14 Working Moms Share The Morning Routine That Sets Up Their Day for Success

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Mom with baby in morning

Daria Shevtsova / Pexels

Lisa Durante
Lisa Durante10
April 17, 2024 at 9:39AM UTC
We’re all familiar with the morning scramble, aren’t we? Well most of us are anyway. And, for working moms, the chaos of the morning can wreak havoc on the rest of the day.
And, sadly, it doesn’t take much.
It could be as simple as cutting your child’s morning apple into cubes, not slices. Or the need for a second diaper change after you’ve wrestled your toddler into their snowsuit. Or realizing you’ve forgotten your freshly pumped breastmilk on the counter when you’re already halfway to the daycare.
No matter the incident, it can bring on a lot of grumpy faces and lack of cooperation from the littles in the house, while the adults practice their under-breath cursing, negotiation skills, and how they can run up and down and around the house without breaking a bone.
Such starts leave too many working moms — and working dads, too — literally breathless and emotionally spent by the time we get to the office to begin our work day. And, more times than not, late.
What’s more, it can have lingering effects that leave us distracted or less productive at work, and make it difficult to unwind after the day is complete.
After such days, we vow to do better the next day.
If this is you, here are some morning routines tested by working moms that can help make your mornings a little less frazzled and your days a little more successful, too.
1. Claim me time in the morning.
One introverted mom shared that most mornings she’d be awoken by her little listing out her demands of the day. Before she was fully awake, she already felt exhausted. So, she decided to claim me time just for herself by waking up a little earlier in the morning.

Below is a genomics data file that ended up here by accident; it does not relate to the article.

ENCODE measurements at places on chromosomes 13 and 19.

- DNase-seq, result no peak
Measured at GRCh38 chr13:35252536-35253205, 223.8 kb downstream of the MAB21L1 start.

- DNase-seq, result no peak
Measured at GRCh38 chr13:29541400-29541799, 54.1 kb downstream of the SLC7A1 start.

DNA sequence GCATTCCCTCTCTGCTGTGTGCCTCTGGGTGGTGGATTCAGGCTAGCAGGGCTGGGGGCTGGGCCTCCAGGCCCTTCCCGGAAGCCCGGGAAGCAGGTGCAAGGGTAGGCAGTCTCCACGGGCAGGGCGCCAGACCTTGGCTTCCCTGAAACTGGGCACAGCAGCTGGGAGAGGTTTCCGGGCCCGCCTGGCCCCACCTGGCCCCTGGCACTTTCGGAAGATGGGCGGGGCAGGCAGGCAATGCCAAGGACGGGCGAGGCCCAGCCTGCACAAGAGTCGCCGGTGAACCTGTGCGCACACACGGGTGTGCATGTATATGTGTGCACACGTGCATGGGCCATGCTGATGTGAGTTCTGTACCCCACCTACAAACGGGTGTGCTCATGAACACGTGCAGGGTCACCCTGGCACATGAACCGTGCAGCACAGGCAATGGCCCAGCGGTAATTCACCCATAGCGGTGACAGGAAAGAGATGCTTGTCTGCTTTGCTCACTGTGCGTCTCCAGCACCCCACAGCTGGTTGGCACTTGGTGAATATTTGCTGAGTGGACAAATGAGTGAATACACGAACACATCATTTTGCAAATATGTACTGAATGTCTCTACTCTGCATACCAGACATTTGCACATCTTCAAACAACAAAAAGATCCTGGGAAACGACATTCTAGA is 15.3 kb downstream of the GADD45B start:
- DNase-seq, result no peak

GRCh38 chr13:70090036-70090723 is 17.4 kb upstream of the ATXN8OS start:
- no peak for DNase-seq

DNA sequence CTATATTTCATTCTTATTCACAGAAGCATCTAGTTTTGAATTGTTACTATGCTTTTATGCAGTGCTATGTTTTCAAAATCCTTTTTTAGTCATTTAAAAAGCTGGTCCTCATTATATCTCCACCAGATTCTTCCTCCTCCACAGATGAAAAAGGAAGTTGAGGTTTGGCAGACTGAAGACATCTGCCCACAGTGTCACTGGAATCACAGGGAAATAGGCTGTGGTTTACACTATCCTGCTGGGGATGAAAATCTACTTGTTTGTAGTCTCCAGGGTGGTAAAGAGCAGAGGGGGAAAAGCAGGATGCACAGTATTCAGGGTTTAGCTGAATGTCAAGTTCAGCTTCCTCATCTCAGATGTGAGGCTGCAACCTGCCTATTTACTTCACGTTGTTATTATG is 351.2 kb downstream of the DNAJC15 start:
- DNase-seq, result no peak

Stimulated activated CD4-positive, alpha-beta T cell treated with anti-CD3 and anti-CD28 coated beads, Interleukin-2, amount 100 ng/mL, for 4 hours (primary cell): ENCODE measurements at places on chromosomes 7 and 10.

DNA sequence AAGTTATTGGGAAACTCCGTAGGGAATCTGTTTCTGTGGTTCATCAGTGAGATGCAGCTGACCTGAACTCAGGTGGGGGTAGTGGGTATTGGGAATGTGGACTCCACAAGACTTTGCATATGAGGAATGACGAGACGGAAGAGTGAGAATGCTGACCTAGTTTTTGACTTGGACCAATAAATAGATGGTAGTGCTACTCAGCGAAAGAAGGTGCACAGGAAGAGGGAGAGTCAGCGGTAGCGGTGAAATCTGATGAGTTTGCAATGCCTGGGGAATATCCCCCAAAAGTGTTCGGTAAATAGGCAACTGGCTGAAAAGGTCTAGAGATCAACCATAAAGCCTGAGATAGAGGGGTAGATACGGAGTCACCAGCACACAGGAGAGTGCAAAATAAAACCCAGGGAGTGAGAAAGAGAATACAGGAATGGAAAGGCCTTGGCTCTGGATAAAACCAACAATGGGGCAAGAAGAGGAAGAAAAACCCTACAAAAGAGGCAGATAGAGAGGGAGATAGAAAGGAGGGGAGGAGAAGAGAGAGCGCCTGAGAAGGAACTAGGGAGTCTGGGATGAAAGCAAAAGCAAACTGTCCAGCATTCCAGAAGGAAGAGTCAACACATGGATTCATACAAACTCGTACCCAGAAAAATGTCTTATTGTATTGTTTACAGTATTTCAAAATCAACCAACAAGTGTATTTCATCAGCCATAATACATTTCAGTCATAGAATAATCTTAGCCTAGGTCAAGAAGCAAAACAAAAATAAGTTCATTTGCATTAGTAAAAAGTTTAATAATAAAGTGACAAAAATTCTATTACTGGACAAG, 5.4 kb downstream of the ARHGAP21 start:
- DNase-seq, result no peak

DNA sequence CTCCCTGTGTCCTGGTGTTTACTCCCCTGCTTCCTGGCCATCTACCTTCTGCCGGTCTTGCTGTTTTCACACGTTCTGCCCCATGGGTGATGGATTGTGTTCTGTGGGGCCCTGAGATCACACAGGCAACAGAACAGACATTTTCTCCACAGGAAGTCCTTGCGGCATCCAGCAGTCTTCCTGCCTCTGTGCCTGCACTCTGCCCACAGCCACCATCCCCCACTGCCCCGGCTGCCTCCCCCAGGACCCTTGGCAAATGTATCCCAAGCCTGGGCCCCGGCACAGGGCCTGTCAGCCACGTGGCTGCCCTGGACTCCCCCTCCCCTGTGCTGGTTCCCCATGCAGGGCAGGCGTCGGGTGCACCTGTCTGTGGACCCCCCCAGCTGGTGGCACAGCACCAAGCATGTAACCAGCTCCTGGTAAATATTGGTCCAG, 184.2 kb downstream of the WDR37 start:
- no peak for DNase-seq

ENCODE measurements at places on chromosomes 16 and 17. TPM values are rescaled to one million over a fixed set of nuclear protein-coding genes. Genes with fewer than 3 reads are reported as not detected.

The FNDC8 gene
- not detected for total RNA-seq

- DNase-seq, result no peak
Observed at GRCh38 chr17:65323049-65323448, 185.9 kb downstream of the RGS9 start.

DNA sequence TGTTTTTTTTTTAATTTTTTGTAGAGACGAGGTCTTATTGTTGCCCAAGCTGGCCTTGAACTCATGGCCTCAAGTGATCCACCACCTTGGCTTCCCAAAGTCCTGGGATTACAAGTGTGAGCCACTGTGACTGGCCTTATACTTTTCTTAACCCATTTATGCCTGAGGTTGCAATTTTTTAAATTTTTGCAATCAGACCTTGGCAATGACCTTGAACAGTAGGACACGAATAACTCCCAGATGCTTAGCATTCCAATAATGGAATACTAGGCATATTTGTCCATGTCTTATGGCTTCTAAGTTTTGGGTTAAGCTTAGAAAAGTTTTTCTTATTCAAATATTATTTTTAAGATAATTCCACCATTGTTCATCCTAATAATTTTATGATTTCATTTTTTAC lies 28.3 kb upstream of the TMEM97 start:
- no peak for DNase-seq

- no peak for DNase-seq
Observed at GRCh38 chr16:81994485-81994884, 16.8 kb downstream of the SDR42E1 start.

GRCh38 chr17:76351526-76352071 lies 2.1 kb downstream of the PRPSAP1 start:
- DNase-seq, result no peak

Most mornings she’d work out using a fitness app. Other times, she’d snuggle into her favorite chair to review her day’s calendar, scroll through the day’s headlines or take a few private moments in the bathroom.
Getting out of bed ahead of time has allowed her to wake up slowly and gave her the room to breath in a new day. Plus, her child started going to dad’s side of the bed first thing in the morning.
2. Start with a quick win.
A consultant and mother to three boys explained that she starts her day with a quick win. It’s a trick she picked up at work. You look for the lowest hanging fruit, she says, and get it done. It has to be quick and super easy, but once it’s done you’re left feeling like you’re making real progress.
With such busy schedules, this mama’s win is a family breakfast. She explains that sitting together even for as little as five minutes keeps the guilt at bay for the rest of the day.
If a sit down breakfast is too much to handle in the morning, consider making your bed or hanging up yesterday’s clothes you left in a puddle by your bedside.
3. Go tech free.
With technology our work days never seem to end. A marketing director and mama, explained she doesn’t look at her phone until she has left the house in the morning. Before going tech-free, her mornings were stressful for everyone: “I was replying to emails, making lists all the while barking orders at my girls to get ready.”
Now, her phone is on sleep mode until 8am, so she’s not distracted by the incessant pings of notifications. After she’s said her goodbyes and before driving off to work, she spends a few minutes in the car to review what’s come in overnight. She replies to the ones that need a quick response, and the others she reflects upon during her drive into the office.